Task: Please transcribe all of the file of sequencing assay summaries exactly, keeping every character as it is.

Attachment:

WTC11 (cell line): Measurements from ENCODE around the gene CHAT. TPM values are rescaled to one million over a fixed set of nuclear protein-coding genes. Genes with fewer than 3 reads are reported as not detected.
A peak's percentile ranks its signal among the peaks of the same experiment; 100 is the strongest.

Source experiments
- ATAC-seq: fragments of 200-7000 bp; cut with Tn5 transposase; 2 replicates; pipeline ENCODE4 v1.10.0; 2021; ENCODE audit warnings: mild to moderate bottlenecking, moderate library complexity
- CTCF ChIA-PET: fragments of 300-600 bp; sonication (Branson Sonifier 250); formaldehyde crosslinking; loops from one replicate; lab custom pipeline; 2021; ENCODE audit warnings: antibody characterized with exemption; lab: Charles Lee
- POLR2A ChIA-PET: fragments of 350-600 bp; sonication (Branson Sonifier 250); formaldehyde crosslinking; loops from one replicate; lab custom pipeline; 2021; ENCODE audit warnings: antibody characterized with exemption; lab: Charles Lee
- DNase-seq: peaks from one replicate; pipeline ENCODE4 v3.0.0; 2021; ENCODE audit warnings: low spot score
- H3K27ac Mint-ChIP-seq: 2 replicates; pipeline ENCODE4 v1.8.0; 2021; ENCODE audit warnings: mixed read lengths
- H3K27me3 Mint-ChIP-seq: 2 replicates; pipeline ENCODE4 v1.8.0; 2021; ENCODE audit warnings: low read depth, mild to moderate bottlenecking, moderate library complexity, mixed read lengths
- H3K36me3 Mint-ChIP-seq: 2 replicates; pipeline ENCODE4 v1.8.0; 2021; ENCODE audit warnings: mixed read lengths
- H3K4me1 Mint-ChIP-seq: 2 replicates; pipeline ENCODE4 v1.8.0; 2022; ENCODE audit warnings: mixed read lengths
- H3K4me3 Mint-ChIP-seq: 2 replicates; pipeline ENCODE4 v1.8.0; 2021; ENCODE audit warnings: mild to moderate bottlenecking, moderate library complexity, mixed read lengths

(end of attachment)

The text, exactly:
WTC11 (cell line): Measurements from ENCODE around the gene CHAT. TPM values are rescaled to one million over a fixed set of nuclear protein-coding genes. Genes with fewer than 3 reads are reported as not detected.
A peak's percentile ranks its signal among the peaks of the same experiment; 100 is the strongest.

Source experiments
- ATAC-seq: fragments of 200-7000 bp; cut with Tn5 transposase; 2 replicates; pipeline ENCODE4 v1.10.0; 2021; ENCODE audit warnings: mild to moderate bottlenecking, moderate library complexity
- CTCF ChIA-PET: fragments of 300-600 bp; sonication (Branson Sonifier 250); formaldehyde crosslinking; loops from one replicate; lab custom pipeline; 2021; ENCODE audit warnings: antibody characterized with exemption; lab: Charles Lee
- POLR2A ChIA-PET: fragments of 350-600 bp; sonication (Branson Sonifier 250); formaldehyde crosslinking; loops from one replicate; lab custom pipeline; 2021; ENCODE audit warnings: antibody characterized with exemption; lab: Charles Lee
- DNase-seq: peaks from one replicate; pipeline ENCODE4 v3.0.0; 2021; ENCODE audit warnings: low spot score
- H3K27ac Mint-ChIP-seq: 2 replicates; pipeline ENCODE4 v1.8.0; 2021; ENCODE audit warnings: mixed read lengths
- H3K27me3 Mint-ChIP-seq: 2 replicates; pipeline ENCODE4 v1.8.0; 2021; ENCODE audit warnings: low read depth, mild to moderate bottlenecking, moderate library complexity, mixed read lengths
- H3K36me3 Mint-ChIP-seq: 2 replicates; pipeline ENCODE4 v1.8.0; 2021; ENCODE audit warnings: mixed read lengths
- H3K4me1 Mint-ChIP-seq: 2 replicates; pipeline ENCODE4 v1.8.0; 2022; ENCODE audit warnings: mixed read lengths
- H3K4me3 Mint-ChIP-seq: 2 replicates; pipeline ENCODE4 v1.8.0; 2021; ENCODE audit warnings: mild to moderate bottlenecking, moderate library complexity, mixed read lengths